Arthritis typically presents in childhood and is often how the disorder initially manifests. Joint involvement is monoarticular, aseptic, and characterized by a prominent neutrophilic infiltrate. The arthritis is recurrent and often induced by a traumatic event, but episodes can occur spontaneously. As the disease progresses, joint erosion can ensue, eventually leading to articular destruction.
Cutaneous involvement varies. Nodulocystic acne and PG typically develop in puberty and persist into adulthood. However, pathergy is frequently observed, so minimal trauma may induce ulcers earlier in life. In PAPA syndrome, PG is typically similar to its classical presentation and the inflammatory components of acne typically predominate.
Various mutations in the PSTPIP1 gene on chromosome 15q have been identified in PAPA syndrome. These mutations impair the interaction between PSTPIP1 and PTP-PEST phosphatases, causing the hyperphosphorylation of PSTPIP1. It is suggested that this leads to the activation of the inflammasome, overproduction of IL-1ß, and thus neutrophil-mediated inflammation.
For more information, see OMIM.
M04.8 – Other autoinflammatory syndromes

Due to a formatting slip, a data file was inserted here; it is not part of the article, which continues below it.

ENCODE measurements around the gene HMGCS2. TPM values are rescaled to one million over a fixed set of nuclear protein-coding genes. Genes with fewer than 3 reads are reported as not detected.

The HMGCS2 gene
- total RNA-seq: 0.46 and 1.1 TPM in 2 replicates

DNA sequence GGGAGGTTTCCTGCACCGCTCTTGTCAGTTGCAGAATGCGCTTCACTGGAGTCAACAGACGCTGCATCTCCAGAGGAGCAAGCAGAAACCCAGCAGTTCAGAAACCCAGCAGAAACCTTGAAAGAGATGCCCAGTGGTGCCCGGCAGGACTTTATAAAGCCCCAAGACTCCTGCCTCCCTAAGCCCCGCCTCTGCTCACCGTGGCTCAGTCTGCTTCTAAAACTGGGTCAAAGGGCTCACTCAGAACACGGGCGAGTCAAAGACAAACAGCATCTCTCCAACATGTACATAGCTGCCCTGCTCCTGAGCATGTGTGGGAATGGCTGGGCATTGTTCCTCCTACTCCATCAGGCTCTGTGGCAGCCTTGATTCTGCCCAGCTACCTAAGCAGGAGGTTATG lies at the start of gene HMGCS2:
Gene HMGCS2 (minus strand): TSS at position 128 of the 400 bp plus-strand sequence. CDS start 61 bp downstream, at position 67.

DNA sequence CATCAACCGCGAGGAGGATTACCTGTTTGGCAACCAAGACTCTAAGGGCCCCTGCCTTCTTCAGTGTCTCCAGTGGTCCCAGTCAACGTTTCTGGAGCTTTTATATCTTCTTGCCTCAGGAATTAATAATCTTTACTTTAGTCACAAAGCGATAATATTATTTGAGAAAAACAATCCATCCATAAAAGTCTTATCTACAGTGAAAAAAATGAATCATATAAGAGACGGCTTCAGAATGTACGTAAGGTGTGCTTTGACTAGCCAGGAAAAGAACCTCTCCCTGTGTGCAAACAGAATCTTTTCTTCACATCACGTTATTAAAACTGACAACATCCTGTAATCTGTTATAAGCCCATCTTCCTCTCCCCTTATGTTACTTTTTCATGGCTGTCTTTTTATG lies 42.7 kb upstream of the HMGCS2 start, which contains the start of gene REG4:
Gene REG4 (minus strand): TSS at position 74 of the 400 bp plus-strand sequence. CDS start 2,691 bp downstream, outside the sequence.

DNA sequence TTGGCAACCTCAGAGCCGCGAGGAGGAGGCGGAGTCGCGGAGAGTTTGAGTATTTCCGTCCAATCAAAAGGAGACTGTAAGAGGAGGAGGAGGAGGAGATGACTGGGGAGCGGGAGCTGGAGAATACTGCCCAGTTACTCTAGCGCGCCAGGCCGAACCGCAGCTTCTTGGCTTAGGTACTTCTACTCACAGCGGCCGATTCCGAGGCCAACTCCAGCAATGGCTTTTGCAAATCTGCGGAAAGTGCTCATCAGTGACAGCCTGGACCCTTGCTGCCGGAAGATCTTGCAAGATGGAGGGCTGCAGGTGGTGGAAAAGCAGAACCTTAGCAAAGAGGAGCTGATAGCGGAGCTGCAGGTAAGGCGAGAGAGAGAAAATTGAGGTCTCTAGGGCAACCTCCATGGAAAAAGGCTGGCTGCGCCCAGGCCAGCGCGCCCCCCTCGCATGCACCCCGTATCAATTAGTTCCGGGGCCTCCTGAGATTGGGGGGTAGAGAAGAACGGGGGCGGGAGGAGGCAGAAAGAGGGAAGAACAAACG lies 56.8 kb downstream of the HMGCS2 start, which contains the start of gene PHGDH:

724015007 – Pyogenic arthritis, pyoderma gangrenosum, acne syndrome
- PSTPIP1-associated myeloid-related proteinemia inflammatory (PAMI) syndrome
- Pyogenic arthritis, pyoderma gangrenosum, acne, and hidradenitis suppurativa (PAPASH) syndrome
- Pyoderma gangrenosum, acne, and hidradenitis suppurativa (PASH) syndrome
- Pyoderma gangrenosum, acne, and ulcerative colitis (PAC) syndrome
- SAPHO syndrome
- Familial Mediterranean fever
- Blau syndrome
- Early-onset granulomatosis
- CANDLE syndrome
- Deficiency of IL-1 receptor antagonist (DIRA)
- Deficiency of IL-36 receptor antagonist (DITRA)
- Cryopyrin-associated periodic syndromes (CAPS)
- TNF receptor-associated periodic syndrome (TRAPS)
- Mevalonate kinase deficiency (see Hyper-IgD syndrome)
- Hyper-IgD syndrome
- Macrophage activation syndrome